Roger Joseph Manning Jr. Talks Synth Love and Completing The Lickerish Quartet’s ‘Threesome’ Project with Vol. 3 (INTERVIEW)

Photo credit: St. Eris Media

The Lickerish Quartet brings together former Jellyfish members Roger Joseph Manning Jr., Eric Dover and Tim Smith, and the Quartet is a creative outlet for their continued collaboration in new directions. Before the pandemic period, they had decided to create a collection of songs together and laid substantial groundwork for what evolved into three EP releases, titled Threesome Vol. 1, Vol. 2, and Vol. 3.

 As each four-song EP has been released, the group has supported the release with vinyl and other merch while engaging directly with fans via their website and social media. In late May 2022, Threesome Vol. 3 arrived, completing the project and giving fans a full overview of their creative achievement. Threesome Vol. 3 continues to offer new and fresh sonic developments as well as some interesting lyric directions and does bring with it a sense of completeness for the project. I spoke with Roger Joseph Manning Jr. about how The Lickerish Quartet has cultivated such active involvement with fans, the origin of his synth-love sharing series of videos about his excellent collection, the unifying vision for the Threesome series, and how some of the spacey imagery and positive ideas found in these new songs came about. 

Hannah Means-Shannon: There are a lot of reasons to celebrate Threesome Vol. 3. It’s not just that The Lickerish Quartet are releasing new music, but also this has been a long road through three EPs to complete a very personal project. 

Roger Joseph Manning Jr.: Yes, absolutely. We’ve been doing this piecemeal, and one of the reasons for that is that Tim [Smith] lives in Atlanta, and I live in LA, but then lockdowns slowed things down in the work process. It all worked out in the end because it’s given our fans some time to digest our EPs and hopefully, just when they are getting their fill of one, we’ve had another ready to go. But this is the last one!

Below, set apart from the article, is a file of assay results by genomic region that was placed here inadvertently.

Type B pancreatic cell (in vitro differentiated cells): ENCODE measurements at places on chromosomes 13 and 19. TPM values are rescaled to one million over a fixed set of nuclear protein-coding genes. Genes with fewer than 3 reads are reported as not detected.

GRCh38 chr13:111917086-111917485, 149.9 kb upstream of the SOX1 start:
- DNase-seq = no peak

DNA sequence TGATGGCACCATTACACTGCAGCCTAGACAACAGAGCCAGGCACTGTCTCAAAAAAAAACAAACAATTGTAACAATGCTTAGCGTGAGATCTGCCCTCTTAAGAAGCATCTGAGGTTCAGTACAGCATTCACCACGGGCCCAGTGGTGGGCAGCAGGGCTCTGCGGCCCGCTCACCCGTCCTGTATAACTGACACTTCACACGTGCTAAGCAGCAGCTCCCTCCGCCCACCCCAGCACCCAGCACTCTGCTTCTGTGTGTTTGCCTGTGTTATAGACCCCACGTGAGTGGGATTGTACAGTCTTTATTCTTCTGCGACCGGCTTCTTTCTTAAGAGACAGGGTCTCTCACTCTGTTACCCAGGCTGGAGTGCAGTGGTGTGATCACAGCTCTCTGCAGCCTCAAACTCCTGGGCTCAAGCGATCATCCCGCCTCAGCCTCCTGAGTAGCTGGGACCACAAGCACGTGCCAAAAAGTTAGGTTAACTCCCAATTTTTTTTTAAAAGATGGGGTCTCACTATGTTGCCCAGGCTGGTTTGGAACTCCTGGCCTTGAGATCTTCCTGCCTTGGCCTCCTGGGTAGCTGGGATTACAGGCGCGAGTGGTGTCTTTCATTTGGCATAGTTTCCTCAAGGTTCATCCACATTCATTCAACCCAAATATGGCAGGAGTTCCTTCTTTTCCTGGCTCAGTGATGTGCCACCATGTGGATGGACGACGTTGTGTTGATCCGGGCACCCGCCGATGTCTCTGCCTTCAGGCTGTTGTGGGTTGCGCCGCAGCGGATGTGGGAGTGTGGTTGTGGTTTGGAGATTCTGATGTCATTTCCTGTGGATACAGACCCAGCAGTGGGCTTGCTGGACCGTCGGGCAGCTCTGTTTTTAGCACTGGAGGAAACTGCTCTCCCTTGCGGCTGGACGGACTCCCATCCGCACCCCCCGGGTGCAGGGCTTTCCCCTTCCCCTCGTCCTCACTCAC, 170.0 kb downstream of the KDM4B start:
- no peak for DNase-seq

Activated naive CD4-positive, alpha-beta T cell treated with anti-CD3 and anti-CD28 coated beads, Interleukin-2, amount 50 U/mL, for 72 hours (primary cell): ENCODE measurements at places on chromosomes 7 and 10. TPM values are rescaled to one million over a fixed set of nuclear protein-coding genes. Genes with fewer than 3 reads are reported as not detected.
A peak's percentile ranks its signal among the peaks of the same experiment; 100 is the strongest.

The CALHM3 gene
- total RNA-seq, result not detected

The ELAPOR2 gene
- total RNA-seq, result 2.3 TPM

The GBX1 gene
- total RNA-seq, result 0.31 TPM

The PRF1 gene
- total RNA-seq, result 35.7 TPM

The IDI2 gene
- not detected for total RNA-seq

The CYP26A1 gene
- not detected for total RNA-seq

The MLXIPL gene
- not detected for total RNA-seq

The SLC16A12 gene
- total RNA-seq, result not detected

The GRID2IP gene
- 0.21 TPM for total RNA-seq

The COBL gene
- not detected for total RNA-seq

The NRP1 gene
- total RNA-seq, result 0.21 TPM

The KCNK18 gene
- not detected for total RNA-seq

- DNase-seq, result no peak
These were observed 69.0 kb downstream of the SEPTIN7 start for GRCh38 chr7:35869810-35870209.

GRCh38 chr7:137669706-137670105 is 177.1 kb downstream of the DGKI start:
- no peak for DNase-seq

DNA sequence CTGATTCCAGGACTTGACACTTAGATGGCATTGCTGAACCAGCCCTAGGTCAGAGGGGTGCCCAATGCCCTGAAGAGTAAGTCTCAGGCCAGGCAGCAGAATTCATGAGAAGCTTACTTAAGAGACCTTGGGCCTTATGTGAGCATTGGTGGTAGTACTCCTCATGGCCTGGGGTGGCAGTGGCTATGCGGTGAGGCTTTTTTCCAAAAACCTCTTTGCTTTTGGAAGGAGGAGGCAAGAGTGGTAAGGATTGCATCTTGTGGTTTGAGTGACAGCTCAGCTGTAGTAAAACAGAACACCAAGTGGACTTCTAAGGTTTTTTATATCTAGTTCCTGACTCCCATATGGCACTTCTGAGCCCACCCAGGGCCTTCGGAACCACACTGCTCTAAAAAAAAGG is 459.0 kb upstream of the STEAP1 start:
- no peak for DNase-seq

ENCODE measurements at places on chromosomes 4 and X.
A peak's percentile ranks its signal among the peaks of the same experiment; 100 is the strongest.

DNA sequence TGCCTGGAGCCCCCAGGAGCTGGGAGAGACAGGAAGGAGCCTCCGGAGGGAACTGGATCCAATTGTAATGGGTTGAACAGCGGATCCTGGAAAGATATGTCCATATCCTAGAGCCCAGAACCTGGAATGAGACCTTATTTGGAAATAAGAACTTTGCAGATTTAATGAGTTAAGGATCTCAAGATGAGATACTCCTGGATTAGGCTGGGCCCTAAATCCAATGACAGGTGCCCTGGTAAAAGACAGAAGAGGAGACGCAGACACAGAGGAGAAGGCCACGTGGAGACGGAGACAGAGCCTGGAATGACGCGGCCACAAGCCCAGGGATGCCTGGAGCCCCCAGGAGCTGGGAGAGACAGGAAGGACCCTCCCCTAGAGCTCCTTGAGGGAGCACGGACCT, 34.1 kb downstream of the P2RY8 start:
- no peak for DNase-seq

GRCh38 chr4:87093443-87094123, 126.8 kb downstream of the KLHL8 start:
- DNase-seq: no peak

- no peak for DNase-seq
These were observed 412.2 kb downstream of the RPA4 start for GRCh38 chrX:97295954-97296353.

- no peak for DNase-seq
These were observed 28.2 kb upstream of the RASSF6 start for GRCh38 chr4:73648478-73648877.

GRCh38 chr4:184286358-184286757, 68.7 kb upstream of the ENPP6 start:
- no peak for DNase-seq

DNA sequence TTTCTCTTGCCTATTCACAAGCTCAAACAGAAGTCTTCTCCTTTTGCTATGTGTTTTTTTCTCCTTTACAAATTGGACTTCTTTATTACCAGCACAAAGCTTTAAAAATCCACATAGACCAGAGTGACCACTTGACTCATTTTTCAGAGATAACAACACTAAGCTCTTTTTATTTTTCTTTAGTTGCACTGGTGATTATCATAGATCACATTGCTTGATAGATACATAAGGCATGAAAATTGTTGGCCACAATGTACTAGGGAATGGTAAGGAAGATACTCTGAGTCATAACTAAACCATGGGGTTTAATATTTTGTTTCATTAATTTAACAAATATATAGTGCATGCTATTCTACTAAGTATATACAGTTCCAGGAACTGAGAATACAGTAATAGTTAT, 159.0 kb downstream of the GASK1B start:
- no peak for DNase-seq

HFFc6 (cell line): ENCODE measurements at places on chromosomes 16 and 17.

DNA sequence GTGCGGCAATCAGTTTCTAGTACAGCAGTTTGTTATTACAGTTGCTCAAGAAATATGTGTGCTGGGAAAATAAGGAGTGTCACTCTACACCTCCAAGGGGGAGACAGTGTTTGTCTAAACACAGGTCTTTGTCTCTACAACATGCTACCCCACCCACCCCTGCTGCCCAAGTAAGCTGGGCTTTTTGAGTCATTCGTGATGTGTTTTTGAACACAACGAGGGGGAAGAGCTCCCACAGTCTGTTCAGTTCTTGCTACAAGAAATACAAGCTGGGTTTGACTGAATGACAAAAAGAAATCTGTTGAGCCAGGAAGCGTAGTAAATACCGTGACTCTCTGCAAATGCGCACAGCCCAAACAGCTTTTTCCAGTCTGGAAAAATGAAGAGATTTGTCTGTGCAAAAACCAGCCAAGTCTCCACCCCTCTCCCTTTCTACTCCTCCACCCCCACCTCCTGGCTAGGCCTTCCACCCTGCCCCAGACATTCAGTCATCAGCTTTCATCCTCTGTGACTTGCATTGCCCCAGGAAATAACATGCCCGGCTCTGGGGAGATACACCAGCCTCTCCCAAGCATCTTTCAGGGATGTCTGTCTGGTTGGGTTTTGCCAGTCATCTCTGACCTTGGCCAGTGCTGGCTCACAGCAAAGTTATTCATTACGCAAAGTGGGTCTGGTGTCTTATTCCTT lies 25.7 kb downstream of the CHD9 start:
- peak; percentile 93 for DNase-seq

HMS: I think it’s really cool the way in which you’ve supported each of the EP releases with physical merch, like vinyl releases. It’s made it feel more like a whole world has been built around these three releases in a special way.

RJMJR: We’ve done our best with that, not just with social media, but with our website where we have a more direct relationship with the fans. We’ve done a lot of gifting customized songs and phone messages. 

HMS: Do you think that kind of engagement with fans has always been part of your ethos, or is it something you’ve learned more over time?

RJMJR: It’s definitely something we’ve learned over time. We grew up with different ways of interacting with the public, like radio, MTV, and concerts. Social media introduced these other ways, like fan-funding and crowdsourcing. I enjoy all of it but it can be quite time consuming. I’m generally a private person and when I consciously decide to reveal myself, that usually comes through my art. Once I’ve created a piece of art, by myself or with my bandmates, when I’m sure it’s what I want to say, I have very little problem sharing that with strangers, no matter how real and vulnerable it may be. 

But creating an environment where people have access to you, that crosses boundaries and you just have to know what you’re getting yourself into. I’ve been tentative about it and I’m still not someone who post every day, like young TikTokers. They wake up every day and their phone, and the world, is their mirror. I feel my time is better spent getting better at my artwork that can then be shared.

HMS: One of the reasons I asked is because you seem very natural about all this and good at fan engagement. 

RJMJR: I was highly self-conscious even before all of this stuff! Back when I was in Jellyfish when we had record company funding and we could make videos with a budget, the part that I would bring to it was high premeditated and strategized. Whether we were doing music or public relations, it was as thought-out as possible.